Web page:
When should you start studying for the Internal Medicine Boards?
The easy answer is that it is never too early to start. However, how you are studying will change depending on your stage in residency and how you have performed on standardized tests in the past.
PGY1: Learning the Medicine in Intern Year
The focus of your intern year is learning how to be a phenomenal doctor for your patients: conducting a thorough history and physical, working in interdisciplinary teams, thinking about a broad differential diagnosis, accurately documenting your treatment plan, and providing compassionate care.
It might seem incredibly daunting to add on the task of studying for your internal medicine boards too. But it is possible to both learn about your patients and the content of the advanced boards at the same time.
How to Study for the ABIM Exam During Intern Year:
1. Start slowly working through MKSAP questions.
Aim to do just 3 MKSAP questions per day, and you will finish all of the question bank during your intern year. Try to do questions that line up with your rotations to make the content stick (e.g. cardiology questions during your cardiology rotation).
2. Read the MKSAP books.
If you are someone who learns by reading, try to read 1 topic in the MKSAP books per day. You will never get through all of it (especially not in intern year), but it can provide a broad background on conditions you are seeing during the day.
Example: If you admit a patient with hematemesis, read about the evaluation of upper GI bleeding that evening to anchor your learning to a specific patient.
3. Multitasking is essential.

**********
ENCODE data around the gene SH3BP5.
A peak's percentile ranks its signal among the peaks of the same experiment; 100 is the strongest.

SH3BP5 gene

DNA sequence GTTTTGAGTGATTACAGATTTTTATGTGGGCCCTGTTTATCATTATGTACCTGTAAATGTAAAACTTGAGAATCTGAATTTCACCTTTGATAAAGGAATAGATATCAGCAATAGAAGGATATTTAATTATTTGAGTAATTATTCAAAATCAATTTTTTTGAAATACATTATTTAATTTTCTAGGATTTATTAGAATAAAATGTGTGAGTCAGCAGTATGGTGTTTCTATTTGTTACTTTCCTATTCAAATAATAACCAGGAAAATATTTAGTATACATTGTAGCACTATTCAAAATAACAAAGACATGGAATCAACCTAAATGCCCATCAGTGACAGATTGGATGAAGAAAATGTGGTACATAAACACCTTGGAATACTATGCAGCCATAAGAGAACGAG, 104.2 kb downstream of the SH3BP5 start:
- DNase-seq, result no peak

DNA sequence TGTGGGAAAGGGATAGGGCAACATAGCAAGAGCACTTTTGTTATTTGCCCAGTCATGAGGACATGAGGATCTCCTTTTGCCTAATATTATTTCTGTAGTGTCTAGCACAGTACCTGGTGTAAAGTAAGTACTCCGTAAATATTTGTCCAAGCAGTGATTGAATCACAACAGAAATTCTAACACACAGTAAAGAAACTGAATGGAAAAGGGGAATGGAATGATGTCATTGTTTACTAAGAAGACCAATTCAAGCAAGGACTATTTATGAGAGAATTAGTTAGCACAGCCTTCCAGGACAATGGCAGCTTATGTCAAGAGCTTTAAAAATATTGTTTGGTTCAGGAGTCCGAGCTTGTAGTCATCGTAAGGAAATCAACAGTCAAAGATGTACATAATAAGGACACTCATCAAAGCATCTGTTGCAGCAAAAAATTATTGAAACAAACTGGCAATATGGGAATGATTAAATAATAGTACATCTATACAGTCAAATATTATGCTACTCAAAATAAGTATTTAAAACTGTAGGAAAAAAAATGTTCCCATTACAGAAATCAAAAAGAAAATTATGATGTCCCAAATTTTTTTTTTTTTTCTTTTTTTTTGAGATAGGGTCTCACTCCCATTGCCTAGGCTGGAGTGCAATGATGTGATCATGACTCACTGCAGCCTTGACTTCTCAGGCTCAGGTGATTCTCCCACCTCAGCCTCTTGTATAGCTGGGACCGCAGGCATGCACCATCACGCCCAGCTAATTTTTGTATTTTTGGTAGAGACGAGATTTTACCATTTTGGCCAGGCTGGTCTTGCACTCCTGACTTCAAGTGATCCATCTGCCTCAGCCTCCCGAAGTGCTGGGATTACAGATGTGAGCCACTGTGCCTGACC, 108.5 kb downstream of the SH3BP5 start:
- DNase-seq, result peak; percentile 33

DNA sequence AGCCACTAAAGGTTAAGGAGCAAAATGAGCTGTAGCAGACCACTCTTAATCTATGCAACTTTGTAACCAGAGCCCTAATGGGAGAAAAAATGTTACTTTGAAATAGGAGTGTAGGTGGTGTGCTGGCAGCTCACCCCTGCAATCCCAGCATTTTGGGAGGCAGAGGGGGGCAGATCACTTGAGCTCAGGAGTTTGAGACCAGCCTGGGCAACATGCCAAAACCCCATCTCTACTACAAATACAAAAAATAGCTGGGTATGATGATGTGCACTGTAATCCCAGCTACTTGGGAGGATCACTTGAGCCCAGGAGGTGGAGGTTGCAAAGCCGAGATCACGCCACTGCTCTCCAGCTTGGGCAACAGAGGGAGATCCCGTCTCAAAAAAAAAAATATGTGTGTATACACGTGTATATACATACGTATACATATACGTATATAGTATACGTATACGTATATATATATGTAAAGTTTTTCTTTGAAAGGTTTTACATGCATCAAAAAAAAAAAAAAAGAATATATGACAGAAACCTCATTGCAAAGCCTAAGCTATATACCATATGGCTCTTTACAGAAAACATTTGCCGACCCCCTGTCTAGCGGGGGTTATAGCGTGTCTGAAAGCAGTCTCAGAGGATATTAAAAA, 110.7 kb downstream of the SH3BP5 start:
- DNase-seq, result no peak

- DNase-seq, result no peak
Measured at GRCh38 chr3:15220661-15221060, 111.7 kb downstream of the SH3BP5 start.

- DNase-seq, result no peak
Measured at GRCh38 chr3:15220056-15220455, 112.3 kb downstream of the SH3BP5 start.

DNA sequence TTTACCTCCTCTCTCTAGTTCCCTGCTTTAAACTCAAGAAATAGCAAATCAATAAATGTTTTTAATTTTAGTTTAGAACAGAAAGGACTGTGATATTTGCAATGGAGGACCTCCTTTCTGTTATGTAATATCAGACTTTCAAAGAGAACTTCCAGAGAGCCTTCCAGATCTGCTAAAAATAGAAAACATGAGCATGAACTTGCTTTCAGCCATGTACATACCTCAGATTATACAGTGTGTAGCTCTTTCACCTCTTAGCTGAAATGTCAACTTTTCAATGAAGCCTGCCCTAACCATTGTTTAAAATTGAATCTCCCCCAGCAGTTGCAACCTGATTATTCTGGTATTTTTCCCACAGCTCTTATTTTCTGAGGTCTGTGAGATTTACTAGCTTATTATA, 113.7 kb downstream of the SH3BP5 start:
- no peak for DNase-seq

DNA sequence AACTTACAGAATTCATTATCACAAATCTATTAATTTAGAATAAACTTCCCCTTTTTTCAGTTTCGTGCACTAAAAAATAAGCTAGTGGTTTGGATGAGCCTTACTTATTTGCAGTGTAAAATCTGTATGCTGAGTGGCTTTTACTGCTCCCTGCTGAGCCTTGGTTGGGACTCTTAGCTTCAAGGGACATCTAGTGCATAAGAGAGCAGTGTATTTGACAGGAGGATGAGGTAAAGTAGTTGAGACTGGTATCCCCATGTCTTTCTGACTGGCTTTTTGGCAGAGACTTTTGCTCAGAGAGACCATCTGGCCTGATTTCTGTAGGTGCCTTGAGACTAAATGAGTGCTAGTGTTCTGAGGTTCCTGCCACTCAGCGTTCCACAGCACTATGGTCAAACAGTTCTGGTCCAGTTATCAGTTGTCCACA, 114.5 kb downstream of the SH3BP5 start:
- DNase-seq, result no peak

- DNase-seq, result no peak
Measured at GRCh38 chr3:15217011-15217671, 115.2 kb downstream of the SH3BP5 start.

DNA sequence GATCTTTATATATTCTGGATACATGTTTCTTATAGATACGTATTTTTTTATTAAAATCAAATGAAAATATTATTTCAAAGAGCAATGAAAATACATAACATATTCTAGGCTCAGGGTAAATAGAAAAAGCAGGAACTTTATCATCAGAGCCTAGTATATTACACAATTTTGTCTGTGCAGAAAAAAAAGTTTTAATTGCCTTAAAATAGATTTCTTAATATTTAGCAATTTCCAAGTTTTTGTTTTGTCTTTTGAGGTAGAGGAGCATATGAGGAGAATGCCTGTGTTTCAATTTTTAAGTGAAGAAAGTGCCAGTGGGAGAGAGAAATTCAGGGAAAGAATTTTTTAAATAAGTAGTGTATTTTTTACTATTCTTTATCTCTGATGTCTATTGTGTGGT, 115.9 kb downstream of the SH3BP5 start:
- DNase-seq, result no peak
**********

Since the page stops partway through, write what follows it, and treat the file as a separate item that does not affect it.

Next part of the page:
Given your time constraints, learn to multitask. Listen to a medical education podcast while exercising or commuting. Some great options include The Curbsiders, Clinical Problem Solvers, CardioNerds, and Core IM. Review their show notes after listening to reinforce the information.
4. Start a study notebook.
For those who learn by writing, start a notebook (virtual or physical) with notes on various topics that you update with information from lectures (i.e. noon conferences, journal clubs, etc.), reading, and MKSAP question answers.
PGY2 – Reinforcing the ABIM Material During Residency
In your second year, you are learning to think more broadly about patient management, while also learning how to lead a team. This is a great time to try to redo the MKSAP questions to reinforce the material now that you have been exposed to larger number of patients and pathologies. Other techniques to incorporate this year include:
- Use your notebook of notes to create short chalk talks for your interns and medical students. There is no greater way to learn a topic than by teaching it to someone else. Challenge yourself to choose topics that you find difficult (e.g. acid-base problems), and you will suddenly find yourself feeling more comfortable with that field in the future.
- Most programs have PGY2s take the in-service exam (and some programs have their residents take it every year). Use the educational objectives that you got wrong on the test to guide a deeper dive in the MKSAP books. Force yourself to take notes on those topics and find the right answer to the questions.
PGY3 – Solidifying your Knowledge and Preparing for the ABIM Exam
Amidst fellowship or job applications, your third year is the time to develop a detailed study schedule to prepare to take the boards in the summer following residency.
If you are someone who struggled with USMLE exams, you may want to start intensive studying at the beginning of PGY3.
If you are someone who has done well on USMLE and in-service exams, you can start intensive studying in the spring.
- Aim to get through MKSAP questions at least once, if not twice, before your boards. If you feel like you need more practice with test taking skills and questions, you may want to consider doing the UWorld question bank as well.
- If you think you might need more in depth content review, sign up for a boards review course. Many residency programs offer online courses to review the content. This can be a great resource, especially in the spring prior to your boards exam.
If at any point in this process, you feel like you need more guidance or individualized tutoring/mentoring, please reach out to Med School Tutors. We have multiple advanced boards tutors available to help guide you through the process of learning in residency, planning your fellowship and career path, and succeeding on the advanced boards.